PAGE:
As anyone with a chronic disease knows, keeping your imagination in check can be a relentless battle.

One of my favorite bloggers, Glennon Melton at Momastery wrote this post after Robin Williams' death.

Her take on how people with mental illness process events such as WIlliams' death hit me smack in the face. Yes, I thought as I read it, this is how cancer survivors feel when someone famous or not famous, for that matter dies from cancer. We get that it's not our cancer. It's not our particular case. But we're reminded of our mortality.

* * * * *
At times I'll come across an old email from Carolyn, printed out and stored away in a folder with spreadsheets and other notes. Carolyn edited the Dana-Farber blog before I did and beyond that bond of transition, we worked together on other projects. I'd like to  say we shared a similar sense of humor but she was much funnier than I am. Her email trail reminds me of that, and as my eyes scan the words, my ears hear her bemused tone. 

Carolyn died in April. She was 45.

Her cancer was different than mine. Much different. And, as I do whenever I hear of sad cancer news, I try to create that diagnostic distance. It's not my cancer, I say over and over again. I'm not sure what I'll do when I hear the news of someone who has died from follicular lymphoma.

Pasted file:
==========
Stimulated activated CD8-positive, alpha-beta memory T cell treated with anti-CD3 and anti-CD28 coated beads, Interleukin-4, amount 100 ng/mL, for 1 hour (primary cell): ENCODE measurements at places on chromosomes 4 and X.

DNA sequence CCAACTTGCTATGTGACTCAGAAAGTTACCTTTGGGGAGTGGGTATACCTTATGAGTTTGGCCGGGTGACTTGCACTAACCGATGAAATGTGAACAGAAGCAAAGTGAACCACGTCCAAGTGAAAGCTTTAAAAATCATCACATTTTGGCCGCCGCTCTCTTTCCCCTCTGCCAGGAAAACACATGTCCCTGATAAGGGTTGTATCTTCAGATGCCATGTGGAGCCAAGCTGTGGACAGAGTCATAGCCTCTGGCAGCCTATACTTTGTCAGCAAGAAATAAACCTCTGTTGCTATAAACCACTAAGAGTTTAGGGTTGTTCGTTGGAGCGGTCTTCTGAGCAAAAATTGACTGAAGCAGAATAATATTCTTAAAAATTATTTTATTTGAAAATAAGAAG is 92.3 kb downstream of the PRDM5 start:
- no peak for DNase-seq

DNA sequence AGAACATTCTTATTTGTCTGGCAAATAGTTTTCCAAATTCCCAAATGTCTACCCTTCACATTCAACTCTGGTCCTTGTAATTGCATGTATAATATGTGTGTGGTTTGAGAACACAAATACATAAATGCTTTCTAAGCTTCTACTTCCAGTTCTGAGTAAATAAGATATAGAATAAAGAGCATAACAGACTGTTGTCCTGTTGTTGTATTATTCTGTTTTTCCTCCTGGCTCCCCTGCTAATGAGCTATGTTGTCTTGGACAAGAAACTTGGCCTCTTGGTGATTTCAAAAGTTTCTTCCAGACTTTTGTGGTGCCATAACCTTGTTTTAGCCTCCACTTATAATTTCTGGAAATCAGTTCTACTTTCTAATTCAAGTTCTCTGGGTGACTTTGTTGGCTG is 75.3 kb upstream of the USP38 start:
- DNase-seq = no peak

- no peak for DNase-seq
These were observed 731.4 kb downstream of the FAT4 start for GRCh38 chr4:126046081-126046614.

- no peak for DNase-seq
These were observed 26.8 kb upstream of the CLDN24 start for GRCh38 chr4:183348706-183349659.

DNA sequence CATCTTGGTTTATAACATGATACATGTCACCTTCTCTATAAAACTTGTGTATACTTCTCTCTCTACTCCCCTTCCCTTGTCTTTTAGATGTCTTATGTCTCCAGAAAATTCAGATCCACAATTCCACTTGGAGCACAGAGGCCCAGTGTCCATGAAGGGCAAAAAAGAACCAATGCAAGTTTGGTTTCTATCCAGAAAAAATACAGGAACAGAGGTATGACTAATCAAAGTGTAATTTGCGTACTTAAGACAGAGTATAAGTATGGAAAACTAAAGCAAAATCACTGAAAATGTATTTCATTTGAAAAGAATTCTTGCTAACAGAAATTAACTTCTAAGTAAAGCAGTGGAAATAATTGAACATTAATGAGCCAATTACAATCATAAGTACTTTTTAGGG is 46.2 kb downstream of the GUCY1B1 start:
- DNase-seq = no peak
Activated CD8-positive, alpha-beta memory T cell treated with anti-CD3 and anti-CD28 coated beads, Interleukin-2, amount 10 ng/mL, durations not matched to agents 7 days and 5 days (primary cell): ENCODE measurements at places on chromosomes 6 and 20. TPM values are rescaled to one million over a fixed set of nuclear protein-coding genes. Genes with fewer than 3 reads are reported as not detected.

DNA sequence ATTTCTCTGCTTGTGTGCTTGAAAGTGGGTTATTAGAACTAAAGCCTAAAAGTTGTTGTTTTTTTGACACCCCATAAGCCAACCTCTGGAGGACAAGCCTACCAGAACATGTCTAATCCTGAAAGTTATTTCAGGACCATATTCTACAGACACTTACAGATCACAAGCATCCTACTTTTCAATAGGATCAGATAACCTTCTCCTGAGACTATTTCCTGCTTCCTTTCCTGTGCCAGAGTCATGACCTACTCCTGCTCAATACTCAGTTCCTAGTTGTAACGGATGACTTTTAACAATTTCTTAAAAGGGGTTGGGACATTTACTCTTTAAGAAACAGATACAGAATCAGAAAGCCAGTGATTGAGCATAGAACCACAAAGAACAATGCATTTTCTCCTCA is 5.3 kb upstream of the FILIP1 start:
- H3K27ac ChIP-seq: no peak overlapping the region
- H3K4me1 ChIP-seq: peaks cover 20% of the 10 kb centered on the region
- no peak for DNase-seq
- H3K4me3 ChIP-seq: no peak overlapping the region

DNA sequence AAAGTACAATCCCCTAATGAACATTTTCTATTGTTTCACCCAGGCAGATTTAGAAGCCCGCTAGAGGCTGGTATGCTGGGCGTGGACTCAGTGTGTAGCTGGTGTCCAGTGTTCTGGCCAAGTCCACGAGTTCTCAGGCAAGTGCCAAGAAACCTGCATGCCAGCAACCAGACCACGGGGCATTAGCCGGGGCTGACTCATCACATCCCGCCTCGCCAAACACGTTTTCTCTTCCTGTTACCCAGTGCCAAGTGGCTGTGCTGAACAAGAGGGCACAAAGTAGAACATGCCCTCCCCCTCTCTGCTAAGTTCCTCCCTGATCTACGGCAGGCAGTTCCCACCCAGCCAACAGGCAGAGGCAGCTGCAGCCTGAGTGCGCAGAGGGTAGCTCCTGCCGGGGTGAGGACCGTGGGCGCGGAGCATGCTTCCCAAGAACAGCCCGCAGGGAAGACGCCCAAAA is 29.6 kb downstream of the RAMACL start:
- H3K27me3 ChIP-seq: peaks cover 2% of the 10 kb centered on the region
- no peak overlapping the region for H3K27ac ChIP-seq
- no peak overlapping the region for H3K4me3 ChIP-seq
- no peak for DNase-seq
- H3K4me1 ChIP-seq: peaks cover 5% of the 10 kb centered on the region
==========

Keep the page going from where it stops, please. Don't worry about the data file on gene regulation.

Cancer science is an ongoing process of understanding and discovery. It's an exciting time with new treatments and potential approaches in the news every day. But to read about advances in this cancer and that one, is exponentially more frustrating than it is exciting when you see people your age dying from the disease, and you wonder whether discoveries will come about in time for you. 

They didn't for Carolyn. 

Her blog, Writing about Eating, which she wrote under the name LimeyG, lives on for now. It was because of her that I ate chocolate with bacon (good) and a fried grasshopper (crunchy).  More importantly, she inspired me and still does to blog better and more often. I miss her voice. I miss her.

Please take a read, particularly this postI'll end by quoting from her blog.

In lieu of flowers, Carolyn has asked that you go have an excellent glass of champagne; tell your family how much you love them; buy yourself a book you've been meaning to read; do one nice, small thing for a stranger.

--Michael

Tuesday, April 22, 2014

Shouting Cancer in a Crowded Room